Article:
The Royal Gniezno Cathedral served as the coronation place for several Polish monarchs and as the seat of Polish church officials continuously for nearly 1000 years. Throughout its long and tragic history, the building stayed mostly intact making it one of the oldest and most precious sacral monuments in Poland.
The cathedral played an outstanding role in the history of Poland, serving as the stronghold capital of the first Piasts, and as the starting point for Bishop Adalbert’s Christianising mission to Prussia in 997. It was here that the Holy Roman Emperor Otto III came in pilgrimage in the year 1000 to visit St Adalbert’s grave, and here that in 1025 the coronation of Boleslaus I the Brave took place (and later that of his successors - Mieszko II and Boleslaus II the Bold). In 1018 part of the stronghold settlement and cathedral were destroyed by fire, and a new church was built to replace the pre-Romanesque one at the decree of Boleslaus I. This three-aisled cathedral basilica featured two towers, though little of it survives. It was damaged in 1038 during a raid on Poland by Bretislaus, Duke of Bohemia, and in 1331, when attacked by the Teutonic Knights.
Relict remains of these earlier buildings are concealed within the walls of the present Gothic cathedral, which was built around the mid-14th century thanks to Archbishop Jarosław Bogoria Skotnicki. The first stage of this project saw the construction of a chancel with an ambulatory and a series of radiating chapels around it. In later years (up to 1512) the nave and towers were built. Further restructuring obscured the cathedral’s Gothic form, which was ultimately restored in the 1950s. Chapels which were built or partially remodelled in the 17th and 18th centuries to make burial chapels for bishops and canons, are sealed off by wrought-iron screens (14th-18th century) set in Baroque portals made of dark and pale marble.
The most famous works of art in the cathedral are the Gniezno Doors and the coffin containing the relics of St Adalbert. The Gniezno Doors, fitted in the Gothic portal of the south entrance, represent one of the finest examples of Romanesque metalwork in Europe. The pair of doors, cast in bronze in c. 1170, are of uneven size and, interestingly, one of them was cast in one piece whilst the other is made up of 24 sections soldered together. The surface of each door is divided into nine low relief panels depicting scenes from the life and death of St Adalbert.References:
Glimmingehus, is the best preserved medieval stronghold in Scandinavia. It was built 1499-1506, during an era when Scania formed a vital part of Denmark, and contains many defensive arrangements of the era, such as parapets, false doors and dead-end corridors, 'murder-holes' for pouring boiling pitch over the attackers, moats, drawbridges and various other forms of death traps to surprise trespassers and protect the nobles against peasant uprisings. The lower part of the castle's stone walls are 2.4 meters (94 inches) thick and the upper part 1.8 meters (71 inches).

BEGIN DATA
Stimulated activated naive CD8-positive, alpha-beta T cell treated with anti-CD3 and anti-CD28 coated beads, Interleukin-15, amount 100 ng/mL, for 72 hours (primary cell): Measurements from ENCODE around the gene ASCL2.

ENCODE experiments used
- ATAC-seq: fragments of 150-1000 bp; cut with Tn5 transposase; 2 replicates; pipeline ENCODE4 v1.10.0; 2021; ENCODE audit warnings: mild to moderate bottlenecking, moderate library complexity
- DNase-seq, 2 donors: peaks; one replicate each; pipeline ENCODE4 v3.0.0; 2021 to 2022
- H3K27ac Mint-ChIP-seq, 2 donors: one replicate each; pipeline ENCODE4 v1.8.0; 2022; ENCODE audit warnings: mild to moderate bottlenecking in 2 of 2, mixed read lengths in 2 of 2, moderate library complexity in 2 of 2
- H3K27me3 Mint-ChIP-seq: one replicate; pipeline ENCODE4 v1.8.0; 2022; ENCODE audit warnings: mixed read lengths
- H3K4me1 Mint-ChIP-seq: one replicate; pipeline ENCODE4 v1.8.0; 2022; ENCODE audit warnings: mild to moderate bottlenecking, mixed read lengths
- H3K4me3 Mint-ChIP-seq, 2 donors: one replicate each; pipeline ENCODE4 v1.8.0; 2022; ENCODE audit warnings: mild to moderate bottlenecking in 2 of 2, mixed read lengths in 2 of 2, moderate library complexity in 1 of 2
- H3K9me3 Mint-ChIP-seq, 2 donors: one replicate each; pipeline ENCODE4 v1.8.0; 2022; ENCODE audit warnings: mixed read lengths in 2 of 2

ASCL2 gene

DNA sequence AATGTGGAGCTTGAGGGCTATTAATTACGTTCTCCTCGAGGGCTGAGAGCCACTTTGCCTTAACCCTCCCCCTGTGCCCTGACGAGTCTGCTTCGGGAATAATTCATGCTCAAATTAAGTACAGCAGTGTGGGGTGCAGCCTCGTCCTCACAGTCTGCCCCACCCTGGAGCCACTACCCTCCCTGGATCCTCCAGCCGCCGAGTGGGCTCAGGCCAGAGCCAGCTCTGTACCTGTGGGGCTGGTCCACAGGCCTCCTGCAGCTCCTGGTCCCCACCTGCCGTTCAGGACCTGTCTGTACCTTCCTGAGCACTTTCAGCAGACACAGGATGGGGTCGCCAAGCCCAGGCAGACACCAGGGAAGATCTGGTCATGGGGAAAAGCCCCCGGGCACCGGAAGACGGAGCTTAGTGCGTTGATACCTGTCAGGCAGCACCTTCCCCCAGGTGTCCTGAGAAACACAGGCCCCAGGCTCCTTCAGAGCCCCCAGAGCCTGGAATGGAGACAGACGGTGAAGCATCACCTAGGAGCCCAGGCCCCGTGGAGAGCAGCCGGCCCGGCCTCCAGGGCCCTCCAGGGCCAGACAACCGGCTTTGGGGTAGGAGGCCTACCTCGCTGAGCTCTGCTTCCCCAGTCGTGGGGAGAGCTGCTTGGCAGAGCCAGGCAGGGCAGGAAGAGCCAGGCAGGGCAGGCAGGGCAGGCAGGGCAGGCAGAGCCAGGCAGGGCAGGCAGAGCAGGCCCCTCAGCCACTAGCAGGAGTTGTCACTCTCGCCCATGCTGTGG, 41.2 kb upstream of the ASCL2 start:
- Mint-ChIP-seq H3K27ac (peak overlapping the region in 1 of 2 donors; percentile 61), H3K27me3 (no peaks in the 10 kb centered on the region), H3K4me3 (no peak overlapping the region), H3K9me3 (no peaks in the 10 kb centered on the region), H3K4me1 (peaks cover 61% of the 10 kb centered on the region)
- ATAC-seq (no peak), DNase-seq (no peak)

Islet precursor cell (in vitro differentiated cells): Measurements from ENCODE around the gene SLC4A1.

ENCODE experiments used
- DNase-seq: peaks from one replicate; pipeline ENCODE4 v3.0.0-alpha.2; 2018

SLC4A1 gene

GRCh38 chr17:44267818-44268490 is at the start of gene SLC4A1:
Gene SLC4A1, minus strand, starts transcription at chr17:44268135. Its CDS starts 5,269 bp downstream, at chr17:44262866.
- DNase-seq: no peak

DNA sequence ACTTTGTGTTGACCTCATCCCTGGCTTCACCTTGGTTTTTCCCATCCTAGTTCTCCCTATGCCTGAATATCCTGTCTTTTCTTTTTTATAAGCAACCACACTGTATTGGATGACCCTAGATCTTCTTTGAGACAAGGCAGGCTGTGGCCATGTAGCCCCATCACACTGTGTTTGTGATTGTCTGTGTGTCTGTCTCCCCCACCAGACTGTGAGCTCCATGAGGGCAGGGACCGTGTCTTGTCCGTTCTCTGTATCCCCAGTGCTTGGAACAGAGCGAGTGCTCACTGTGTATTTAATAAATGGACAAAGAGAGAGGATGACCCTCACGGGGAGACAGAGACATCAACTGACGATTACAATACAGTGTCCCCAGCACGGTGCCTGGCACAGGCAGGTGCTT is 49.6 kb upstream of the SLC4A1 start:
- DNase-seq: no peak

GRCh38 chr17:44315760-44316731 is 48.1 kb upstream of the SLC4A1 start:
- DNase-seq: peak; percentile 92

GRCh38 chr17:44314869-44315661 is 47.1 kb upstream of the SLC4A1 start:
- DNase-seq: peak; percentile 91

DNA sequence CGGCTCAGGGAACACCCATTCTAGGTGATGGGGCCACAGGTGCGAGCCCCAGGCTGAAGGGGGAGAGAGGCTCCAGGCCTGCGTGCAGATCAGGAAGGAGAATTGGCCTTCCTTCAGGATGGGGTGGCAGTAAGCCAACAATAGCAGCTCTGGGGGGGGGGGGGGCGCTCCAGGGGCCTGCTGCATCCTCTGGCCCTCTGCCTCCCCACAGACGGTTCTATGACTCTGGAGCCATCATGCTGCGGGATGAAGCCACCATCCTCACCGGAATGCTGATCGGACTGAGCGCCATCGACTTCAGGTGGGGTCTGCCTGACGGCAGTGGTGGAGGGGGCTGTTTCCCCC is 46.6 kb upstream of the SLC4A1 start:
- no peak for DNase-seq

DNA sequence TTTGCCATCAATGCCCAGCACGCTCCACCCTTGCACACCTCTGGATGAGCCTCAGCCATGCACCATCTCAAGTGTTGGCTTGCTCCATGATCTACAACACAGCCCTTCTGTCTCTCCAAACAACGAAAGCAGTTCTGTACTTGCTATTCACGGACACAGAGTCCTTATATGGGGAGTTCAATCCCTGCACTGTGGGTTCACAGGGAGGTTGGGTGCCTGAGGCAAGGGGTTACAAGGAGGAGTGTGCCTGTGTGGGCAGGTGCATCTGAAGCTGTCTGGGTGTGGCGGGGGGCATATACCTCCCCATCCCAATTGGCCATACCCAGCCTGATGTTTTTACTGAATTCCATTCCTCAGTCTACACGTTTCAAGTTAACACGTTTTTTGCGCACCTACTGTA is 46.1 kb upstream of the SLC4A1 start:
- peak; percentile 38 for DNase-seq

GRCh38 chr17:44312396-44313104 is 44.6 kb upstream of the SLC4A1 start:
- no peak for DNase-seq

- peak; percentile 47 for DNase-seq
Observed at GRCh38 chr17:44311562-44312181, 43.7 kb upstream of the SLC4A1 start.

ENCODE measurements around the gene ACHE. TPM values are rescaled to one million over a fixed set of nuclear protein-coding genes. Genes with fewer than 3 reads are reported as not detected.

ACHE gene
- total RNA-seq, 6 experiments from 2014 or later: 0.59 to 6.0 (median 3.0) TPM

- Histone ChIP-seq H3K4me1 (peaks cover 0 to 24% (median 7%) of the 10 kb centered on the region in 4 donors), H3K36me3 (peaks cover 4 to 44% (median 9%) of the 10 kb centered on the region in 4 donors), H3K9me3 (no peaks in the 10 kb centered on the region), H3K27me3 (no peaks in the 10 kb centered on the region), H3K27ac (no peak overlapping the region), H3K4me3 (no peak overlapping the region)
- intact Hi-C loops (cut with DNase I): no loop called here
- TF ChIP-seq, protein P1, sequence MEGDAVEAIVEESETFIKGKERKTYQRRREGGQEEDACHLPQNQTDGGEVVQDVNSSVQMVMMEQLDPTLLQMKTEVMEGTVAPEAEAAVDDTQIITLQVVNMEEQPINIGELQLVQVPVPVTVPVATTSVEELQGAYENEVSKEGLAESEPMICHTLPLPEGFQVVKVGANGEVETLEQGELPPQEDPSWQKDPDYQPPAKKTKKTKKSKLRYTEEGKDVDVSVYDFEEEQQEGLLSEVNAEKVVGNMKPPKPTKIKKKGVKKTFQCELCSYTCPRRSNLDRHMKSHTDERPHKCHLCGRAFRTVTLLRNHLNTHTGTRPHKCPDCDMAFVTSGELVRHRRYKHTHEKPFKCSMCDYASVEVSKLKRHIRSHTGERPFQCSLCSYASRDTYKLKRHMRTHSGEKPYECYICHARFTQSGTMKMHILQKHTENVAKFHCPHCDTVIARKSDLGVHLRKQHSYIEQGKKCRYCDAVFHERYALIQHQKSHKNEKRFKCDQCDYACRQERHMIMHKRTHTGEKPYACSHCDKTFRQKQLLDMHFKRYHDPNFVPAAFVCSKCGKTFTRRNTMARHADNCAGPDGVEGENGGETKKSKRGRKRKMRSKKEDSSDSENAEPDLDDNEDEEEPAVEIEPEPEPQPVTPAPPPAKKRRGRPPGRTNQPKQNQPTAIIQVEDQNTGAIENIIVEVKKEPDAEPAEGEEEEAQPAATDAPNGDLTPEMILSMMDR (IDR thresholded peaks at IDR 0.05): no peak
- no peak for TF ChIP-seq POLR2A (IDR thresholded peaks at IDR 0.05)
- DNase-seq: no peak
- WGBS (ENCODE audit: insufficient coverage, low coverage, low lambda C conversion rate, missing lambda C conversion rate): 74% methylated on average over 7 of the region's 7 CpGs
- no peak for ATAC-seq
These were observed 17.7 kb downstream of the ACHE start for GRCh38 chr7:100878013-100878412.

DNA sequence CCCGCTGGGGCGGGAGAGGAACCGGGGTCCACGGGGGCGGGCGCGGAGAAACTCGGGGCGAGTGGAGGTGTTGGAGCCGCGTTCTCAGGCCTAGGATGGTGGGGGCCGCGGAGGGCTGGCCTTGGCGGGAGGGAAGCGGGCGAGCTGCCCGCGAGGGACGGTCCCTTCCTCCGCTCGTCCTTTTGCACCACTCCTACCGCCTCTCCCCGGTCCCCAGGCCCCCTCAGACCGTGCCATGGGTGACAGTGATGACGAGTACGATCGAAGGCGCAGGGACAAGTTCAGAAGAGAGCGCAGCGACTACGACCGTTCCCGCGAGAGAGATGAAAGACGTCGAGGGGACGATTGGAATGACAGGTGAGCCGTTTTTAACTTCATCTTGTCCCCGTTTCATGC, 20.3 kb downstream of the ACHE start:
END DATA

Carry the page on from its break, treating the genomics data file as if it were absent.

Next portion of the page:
Construction was started in 1499 by the Danish knight Jens Holgersen Ulfstand and stone-cutter-mason and architect Adam van Düren, a North German master who also worked on Lund Cathedral. Construction was completed in 1506.
Ulfstand was a councillor, nobleman and admiral serving under John I of Denmark and many objects have been uncovered during archeological excavations that demonstrate the extravagant lifestyle of the knight's family at Glimmingehus up until Ulfstand's death in 1523. Some of the most expensive objects for sale in Europe during this period, such as Venetian glass, painted glass from the Rhine district and Spanish ceramics have been found here. Evidence of the family's wealth can also be seen inside the stone fortress, where everyday comforts for the knight's family included hot air channels in the walls and bench seats in the window recesses. Although considered comfortable for its period, it has also been argued that Glimmingehus was an expression of "Knighthood nostalgia" and not considered opulent or progressive enough even to the knight's contemporaries and especially not to later generations of the Scanian nobility. Glimmingehus is thought to have served as a residential castle for only a few generations before being transformed into a storage facility for grain.
An order from Charles XI to the administrators of the Swedish dominion of Scania in 1676 to demolish the castle, in order to ensure that it would not fall into the hands of the Danish king during the Scanian War, could not be executed. A first attempt, in which 20 Scanian farmers were ordered to assist, proved unsuccessful. An additional force of 130 men were sent to Glimmingehus to execute the order in a second attempt. However, before they could carry out the order, a Danish-Dutch naval division arrived in Ystad, and the Swedes had to abandon the demolition attempts. Throughout the 18th century the castle was used as deposit for agricultural produce and in 1924 it was donated to the Swedish state. Today it is administered by the Swedish National Heritage Board.
On site there is a museum, medieval kitchen, shop and restaurant and coffee house. During summer time there are several guided tours daily. In local folklore, the castle is described as haunted by multiple ghosts and the tradition of storytelling inspired by the castle is continued in the summer events at the castle called "Strange stories and terrifying tales".